LAN pilot project points to the future of networking

LAN pilot project points to the future of networking

-!@-/)))))))777777G7W94))IVANS has implemented a local area network (LAN) internetworking system to link various databases between its main locations in Greenwich, Connecticut and Tampa, Florida. The pilot program could resemble the future of networking computers in decentralized organizations.

LANs connect several machines allowing them to share functions such as files, printers and communications. Typically, this occurs among machines operating in the same office or building. LAN internetworking, however, refers to LAN-to-LAN or LAN-to-mainframe applications over wide-area-networks (WANs).

Internetworked LANs can operate locally or can link remote sites. Connectivity between the home office in Greenwich and the market and customer support functions in Tampa is currently maintained via a fractional T1 line running at 256 KB.

Gene Hengel, IVANS’ director of strategic technologies, in an interview with IVANS News, says that IVANS will be testing dial connectivity to the internetworked LAN as well. IVANS’ staff in other parts of the country will use laptops to dial the system to retrieve information such as customer invoices and other account data.

Electronic communications among unlike E-mail platforms

Lotus Notes is the primary application running in the IVANS Novell Netware Environment. UNIX database design and client-server development is underway on IVANS’ RS/6000 platform. IVANS also is piloting IBM’s Mail LAN Gateway/2 product. This assists in the exchange of E-mail among unlike E-mail platforms. This will allow Notes E-mail users to communicate with the outside world via Mail Exchange.

Hengel explains that IVANS is building a base of communications that mirrors what is happening out in the industry. By doing pilots of advanced technologies as they come onto the market, IVANS is better able to understand and validate them.

The push toward LAN dial applications is being driven by the increasing numbers of mobile workers using laptops in the insurance industry. These “telecommuters” include the traditional mobile workers, like claims adjusters and agents, but growing numbers of formerly in-house employees now are working elsewhere or will be in the future.

Mobile workplace requirements

These workers need remote access to the applications now sitting on their LAN. In short, they want to get to the server machine on their desk just as if they were sitting in an office. As more and more workers enter this mobile force, the concept of their “office” could quickly disappear, with the real office actually being their laptop or perhaps their personal PC at home.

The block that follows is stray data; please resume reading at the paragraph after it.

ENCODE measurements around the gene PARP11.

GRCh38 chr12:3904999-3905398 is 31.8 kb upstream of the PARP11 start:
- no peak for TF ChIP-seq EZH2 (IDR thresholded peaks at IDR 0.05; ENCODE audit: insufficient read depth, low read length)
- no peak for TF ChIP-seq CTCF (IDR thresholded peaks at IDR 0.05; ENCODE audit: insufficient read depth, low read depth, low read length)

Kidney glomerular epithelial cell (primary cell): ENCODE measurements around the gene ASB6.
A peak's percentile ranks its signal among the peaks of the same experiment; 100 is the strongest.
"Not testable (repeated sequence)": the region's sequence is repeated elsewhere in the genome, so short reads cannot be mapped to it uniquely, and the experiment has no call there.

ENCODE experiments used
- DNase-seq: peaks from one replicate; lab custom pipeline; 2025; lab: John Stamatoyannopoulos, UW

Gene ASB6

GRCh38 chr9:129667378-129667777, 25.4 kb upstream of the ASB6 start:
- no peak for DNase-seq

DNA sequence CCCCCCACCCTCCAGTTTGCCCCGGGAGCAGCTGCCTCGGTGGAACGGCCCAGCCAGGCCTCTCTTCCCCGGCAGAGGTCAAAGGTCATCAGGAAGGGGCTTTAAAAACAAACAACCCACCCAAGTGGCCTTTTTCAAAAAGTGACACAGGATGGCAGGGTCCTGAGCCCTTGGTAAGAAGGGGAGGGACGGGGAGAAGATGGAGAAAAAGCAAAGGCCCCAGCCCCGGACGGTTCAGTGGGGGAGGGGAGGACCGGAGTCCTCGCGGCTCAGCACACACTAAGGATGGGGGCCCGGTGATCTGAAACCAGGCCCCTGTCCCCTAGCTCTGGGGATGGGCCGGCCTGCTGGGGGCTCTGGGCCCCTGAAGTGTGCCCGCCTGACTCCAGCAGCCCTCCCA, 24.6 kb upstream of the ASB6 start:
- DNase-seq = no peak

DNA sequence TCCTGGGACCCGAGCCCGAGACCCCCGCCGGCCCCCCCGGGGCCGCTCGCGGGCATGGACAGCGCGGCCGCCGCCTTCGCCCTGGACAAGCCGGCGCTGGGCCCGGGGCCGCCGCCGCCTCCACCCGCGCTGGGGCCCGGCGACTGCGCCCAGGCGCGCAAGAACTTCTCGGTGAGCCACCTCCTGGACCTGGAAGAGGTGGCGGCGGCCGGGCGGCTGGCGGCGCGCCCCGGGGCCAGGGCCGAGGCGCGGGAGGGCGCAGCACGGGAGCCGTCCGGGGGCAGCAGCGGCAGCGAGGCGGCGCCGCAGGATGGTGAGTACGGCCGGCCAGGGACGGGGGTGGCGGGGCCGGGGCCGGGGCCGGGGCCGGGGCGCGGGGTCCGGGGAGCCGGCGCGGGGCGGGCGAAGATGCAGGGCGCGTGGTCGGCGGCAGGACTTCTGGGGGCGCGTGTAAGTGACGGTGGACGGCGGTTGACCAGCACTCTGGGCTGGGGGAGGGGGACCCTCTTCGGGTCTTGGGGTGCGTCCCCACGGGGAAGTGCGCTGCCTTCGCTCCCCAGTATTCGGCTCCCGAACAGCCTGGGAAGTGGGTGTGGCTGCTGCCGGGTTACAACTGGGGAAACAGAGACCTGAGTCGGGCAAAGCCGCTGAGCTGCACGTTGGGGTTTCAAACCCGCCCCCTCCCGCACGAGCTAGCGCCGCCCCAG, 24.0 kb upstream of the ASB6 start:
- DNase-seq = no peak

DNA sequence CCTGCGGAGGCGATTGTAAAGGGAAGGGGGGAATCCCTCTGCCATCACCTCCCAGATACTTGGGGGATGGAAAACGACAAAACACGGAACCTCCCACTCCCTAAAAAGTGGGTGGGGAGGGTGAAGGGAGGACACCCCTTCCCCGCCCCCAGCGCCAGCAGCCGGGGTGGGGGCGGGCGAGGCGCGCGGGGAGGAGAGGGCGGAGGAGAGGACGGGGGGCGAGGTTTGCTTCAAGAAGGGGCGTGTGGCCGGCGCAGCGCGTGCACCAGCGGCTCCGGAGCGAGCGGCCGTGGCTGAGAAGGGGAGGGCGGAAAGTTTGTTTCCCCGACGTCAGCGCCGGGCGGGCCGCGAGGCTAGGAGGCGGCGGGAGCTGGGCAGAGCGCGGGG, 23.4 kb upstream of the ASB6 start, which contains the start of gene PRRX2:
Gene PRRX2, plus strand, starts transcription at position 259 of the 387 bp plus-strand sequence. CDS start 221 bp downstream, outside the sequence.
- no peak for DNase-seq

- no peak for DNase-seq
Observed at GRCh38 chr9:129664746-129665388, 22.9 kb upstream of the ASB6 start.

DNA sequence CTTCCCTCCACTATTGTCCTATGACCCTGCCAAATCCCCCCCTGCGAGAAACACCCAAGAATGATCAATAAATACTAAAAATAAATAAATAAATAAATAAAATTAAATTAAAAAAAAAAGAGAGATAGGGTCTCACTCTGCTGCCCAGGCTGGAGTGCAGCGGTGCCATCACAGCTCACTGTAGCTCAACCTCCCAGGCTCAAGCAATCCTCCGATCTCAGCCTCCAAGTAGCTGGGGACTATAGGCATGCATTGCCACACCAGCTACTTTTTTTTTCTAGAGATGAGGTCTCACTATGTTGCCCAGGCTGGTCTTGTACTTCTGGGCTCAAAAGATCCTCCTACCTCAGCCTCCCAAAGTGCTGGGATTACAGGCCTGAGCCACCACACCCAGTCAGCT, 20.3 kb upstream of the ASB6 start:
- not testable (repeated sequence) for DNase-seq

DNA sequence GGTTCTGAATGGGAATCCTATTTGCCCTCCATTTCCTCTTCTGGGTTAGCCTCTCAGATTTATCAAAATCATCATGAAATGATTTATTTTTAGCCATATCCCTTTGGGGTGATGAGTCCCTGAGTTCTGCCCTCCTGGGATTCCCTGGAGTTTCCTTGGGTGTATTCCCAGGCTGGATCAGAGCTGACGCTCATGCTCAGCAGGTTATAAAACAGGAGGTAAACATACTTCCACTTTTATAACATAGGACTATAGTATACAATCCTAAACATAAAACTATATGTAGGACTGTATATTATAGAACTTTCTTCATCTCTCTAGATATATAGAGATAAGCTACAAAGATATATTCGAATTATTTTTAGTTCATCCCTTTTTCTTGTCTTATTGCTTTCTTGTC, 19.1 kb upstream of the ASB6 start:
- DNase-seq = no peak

These mobile workers need access back to applications. And they want it to be accomplished via a local call wherever they may be. They also want high-speed access. If they’ve come from an office environment where they were attached to a multi-megabyte LAN, they’re used to instant access. And the applications have to work effectively at a remote location, as well as locally.

IVANS is looking at several solutions to these problems.

Remote control is one solution that solves security problems and some other concerns. In effect, remote control turns a laptop computer into a dumb terminal that accesses and uses the LAN. However, the machine would have to access the software of the LAN since it’s turned into a dumb computer. So, the performance is limited.

Remote node is another solution. In this case, the computer actually becomes a node on the LAN system, so the full power of the laptop still is available, while full access to the LAN still can occur. There are some security issues since a node on the system would have access to anywhere that the LAN is connected. Another disadvantage is the fact that the each software package being on the remote laptop or notebook would have to be licensed to each remote user and there’s a cost in doing that.

As far as local calling from anywhere, companies are focusing on the ability to dial into a WAN, Hengel says. These solutions, however, are usually somewhat specific to a particular client.

IVANS is working with Advantis on two or three solutions for members.

One major P/C company has a pilot with 30-plus customers, Hengel reports, that is supporting multiple protocols and allowing users to dial back in to the WAN and route information back to the customer’s LAN.

Advantis offers a single protocol solution called “SLIP Dial” that allows users to dial into their LAN through Advantis, provided the user supports the IP protocol (Internet).

IVANS has two pilot projects underway with SLIP dial.

Once these pilots are complete, the results will be incorporated into a new Advantis strategy to provide lower-cost access and a more comprehensive fleet of dial capabilities, Hengel says.

s t movw)* DFNOpqN O

/0cd/0 } efy ayz{ ,-;

O;a/Z’CVl

=e#Jh?h# H Q S r t

: Cq*T ~c.Sx2]#Su9c Cm%Ek9b9C/y9 Tms RmnSymbol”Helv5Lucida Sans Typewriter”hsE)Z:

FTP11

FTP.DOTUMIUMI

Copyright Rough Notes Co., Inc. Feb 1995

Provided by ProQuest Information and Learning Company. All rights Reserved